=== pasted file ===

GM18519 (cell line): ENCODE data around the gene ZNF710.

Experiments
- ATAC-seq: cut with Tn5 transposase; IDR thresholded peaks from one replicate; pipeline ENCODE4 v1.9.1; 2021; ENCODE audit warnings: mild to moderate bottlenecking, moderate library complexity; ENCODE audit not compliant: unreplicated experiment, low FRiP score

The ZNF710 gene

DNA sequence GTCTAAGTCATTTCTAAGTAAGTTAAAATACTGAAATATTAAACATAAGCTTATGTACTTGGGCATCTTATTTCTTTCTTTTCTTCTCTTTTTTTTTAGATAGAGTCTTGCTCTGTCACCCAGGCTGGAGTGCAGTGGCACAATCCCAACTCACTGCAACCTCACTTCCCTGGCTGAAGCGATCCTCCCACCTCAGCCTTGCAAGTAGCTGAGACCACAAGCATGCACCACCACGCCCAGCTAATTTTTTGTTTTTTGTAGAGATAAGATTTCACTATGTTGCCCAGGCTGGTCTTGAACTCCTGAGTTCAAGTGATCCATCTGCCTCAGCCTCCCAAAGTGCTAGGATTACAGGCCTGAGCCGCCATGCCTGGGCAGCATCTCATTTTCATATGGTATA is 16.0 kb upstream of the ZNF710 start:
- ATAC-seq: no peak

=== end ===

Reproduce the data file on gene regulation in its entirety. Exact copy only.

GM18519 (cell line): ENCODE data around the gene ZNF710.

Experiments
- ATAC-seq: cut with Tn5 transposase; IDR thresholded peaks from one replicate; pipeline ENCODE4 v1.9.1; 2021; ENCODE audit warnings: mild to moderate bottlenecking, moderate library complexity; ENCODE audit not compliant: unreplicated experiment, low FRiP score

The ZNF710 gene

DNA sequence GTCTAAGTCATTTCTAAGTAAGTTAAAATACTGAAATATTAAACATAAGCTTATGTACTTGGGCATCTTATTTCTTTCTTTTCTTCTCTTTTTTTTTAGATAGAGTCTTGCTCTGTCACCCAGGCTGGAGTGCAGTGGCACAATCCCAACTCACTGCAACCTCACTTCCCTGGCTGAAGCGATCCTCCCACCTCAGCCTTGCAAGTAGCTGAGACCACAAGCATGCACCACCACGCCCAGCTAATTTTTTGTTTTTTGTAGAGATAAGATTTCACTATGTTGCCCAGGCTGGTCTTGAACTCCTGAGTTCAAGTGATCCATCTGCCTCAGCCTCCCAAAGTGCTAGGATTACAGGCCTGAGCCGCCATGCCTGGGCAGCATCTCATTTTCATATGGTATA is 16.0 kb upstream of the ZNF710 start:
- ATAC-seq: no peak